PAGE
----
Weed management continues to be a major challenge for strawberry growers who plant in the traditional matted-row production system where mother plants are set in spring and daughter plants fill in the rows over the first growing season ( Hancock et
Mary Jo Kelly, Marvin P. Pritts, and Robin R. Bellinder
Timothy W. Miller, Carl R. Libbey, and Brian G. Maupin
Weed control in matted-row strawberry culture systems of the Pacific Northwest (PNW) is a difficult challenge. Like in most of the northern United States, PNW strawberries are usually produced in a three-year cycle with tillage used for weed and
Joseph A. Fiola, Gojko Jelenkovic, and Gene Galletta
The major objective of the NJUS Strawberry Breeding Program is the development of early ripening cultivars with excellent fruit flavor and size for production under conventional matted-row, and high density annual production systems. In the 1993 replicated Step 3 trials (1991; 1992 planted), sixteen selections had higher yield than `Earliglow' (8127, 11312 kg/Ha), ranging from 8433 kg/Ha to 13334 kg/Ha. Thirty-one had higher weighted average fruit weight (WAFW) over the season than `Earliglow' (8.8 g; 8.4 g), ranging from 9.0 g to 12.3 g.
Selection for phenotype best suited for annual stem includes: low runnering, strong vigor, earliness, and large fruit size. In 1993 harvested Step III, four selections had comparable or higher yield (range: 12,866 to 27,128 kg/Ha) than `Chandler' (12,950 kg/Ha), as well as larger primary and WAFW (range: 13.5 to 16.4 g). All selections were significantly earlier than `Chandler'. In summary, the NJUS Strawberry Breeding Program has selections for the matted-row and annual production systems which are early, with excellent fruit flavor, size, and firmness for fresh market production.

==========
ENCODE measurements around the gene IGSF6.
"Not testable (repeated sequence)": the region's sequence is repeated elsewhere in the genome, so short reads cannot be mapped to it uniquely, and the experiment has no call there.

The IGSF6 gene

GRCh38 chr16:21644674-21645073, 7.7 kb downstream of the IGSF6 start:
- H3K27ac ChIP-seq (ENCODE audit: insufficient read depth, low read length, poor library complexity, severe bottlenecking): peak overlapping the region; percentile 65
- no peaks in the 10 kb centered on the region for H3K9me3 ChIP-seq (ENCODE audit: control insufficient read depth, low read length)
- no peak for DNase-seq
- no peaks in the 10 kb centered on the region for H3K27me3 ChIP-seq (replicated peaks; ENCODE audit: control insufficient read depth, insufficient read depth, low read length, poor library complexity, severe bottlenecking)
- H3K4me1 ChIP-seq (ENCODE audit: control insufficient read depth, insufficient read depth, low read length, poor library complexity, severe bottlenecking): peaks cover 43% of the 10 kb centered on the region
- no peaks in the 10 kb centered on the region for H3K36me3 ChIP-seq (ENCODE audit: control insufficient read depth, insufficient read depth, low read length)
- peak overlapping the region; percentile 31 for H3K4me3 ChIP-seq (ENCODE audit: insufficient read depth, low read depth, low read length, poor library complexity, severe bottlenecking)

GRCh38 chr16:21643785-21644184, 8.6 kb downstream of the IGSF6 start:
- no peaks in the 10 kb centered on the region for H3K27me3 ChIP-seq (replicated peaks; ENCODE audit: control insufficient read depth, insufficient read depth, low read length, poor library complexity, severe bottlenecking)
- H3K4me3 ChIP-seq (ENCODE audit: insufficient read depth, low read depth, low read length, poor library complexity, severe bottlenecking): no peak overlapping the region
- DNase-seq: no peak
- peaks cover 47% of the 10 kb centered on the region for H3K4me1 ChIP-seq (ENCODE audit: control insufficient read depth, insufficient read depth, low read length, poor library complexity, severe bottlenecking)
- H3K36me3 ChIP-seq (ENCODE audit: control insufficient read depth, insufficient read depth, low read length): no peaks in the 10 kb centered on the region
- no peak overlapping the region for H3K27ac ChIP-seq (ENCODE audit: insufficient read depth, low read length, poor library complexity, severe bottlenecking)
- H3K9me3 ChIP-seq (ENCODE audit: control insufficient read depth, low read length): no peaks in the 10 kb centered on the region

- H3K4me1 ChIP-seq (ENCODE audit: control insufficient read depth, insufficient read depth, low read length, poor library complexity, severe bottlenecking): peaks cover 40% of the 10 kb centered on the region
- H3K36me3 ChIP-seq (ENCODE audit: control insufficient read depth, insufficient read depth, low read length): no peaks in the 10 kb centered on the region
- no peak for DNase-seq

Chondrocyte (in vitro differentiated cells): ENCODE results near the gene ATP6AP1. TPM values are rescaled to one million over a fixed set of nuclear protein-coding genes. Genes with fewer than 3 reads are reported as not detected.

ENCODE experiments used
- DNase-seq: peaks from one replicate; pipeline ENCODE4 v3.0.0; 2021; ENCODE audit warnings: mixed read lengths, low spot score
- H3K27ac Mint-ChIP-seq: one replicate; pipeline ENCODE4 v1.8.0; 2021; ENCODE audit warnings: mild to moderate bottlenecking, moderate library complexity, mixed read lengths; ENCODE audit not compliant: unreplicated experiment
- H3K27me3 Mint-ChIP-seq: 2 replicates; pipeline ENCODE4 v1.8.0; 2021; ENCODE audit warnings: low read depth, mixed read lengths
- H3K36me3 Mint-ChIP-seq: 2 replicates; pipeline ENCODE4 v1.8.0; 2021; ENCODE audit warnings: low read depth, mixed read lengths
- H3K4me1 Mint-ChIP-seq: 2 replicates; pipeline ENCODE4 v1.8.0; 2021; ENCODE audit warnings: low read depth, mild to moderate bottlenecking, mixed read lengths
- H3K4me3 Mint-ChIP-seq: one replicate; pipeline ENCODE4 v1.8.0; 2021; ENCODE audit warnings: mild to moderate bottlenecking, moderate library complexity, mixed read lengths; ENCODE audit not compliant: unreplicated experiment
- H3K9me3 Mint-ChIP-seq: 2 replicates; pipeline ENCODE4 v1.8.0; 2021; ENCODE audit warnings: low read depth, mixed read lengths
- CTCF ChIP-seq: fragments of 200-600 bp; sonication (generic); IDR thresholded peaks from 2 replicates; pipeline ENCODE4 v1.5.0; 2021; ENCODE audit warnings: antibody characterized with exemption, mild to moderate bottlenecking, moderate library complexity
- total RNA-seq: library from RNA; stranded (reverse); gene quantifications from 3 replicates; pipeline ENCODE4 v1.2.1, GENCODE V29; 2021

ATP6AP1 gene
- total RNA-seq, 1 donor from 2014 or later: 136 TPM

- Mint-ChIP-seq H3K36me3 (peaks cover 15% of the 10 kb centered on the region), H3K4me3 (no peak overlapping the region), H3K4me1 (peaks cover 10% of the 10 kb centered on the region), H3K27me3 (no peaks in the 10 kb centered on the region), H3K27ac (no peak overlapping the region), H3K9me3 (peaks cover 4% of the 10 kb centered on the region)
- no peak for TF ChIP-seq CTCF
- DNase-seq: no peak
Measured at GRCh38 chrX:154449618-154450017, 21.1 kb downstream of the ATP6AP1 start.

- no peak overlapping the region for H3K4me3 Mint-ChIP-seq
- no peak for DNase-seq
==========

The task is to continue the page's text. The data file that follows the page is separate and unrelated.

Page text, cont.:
Adequate weed control in the establishment year of matted-row strawberries (Fragaria × ananassa) is crucial for the long-term viability of plantings. Suppression of weed growth until the new strawberry plants are established and runners rooted is an effective strategy in new plantings. Three biodegradable mulch films were compared to standard weed control for establishing matted-row strawberries. Two films were test products using a biodegradable polymer, either clear or black, covering brown 40-lb kraft paper (IP40 Clear and IP40 Black, respectively). The third material was Planters paper, a black paper mulch. The films were evaluated for weed suppression, rate of degradation and effects on runner production and fruit yield. Additionally, the ability of runners that were formed to root as the film degraded was also observed. The IP40 Black mulch reduced the number of weeds compared to the standard control but did not degrade quickly enough for runners to root. The Planters paper also had fewer weeds, but it degraded quickly along the edges where it was covered by soil. This allowed the wind to tear it and blow large pieces off the plots. The IP40 Clear degraded in a timely manner and allowed runner rooting, but it was not acceptable as a weed suppression material. The IP40 Black and Planters paper mulches were effective for weed control in the establishment year, but rate of degradation was too slow in the former case and too fast in the latter. Runner production and fruit yield were not affected by any of the mulch materials compared to standard control.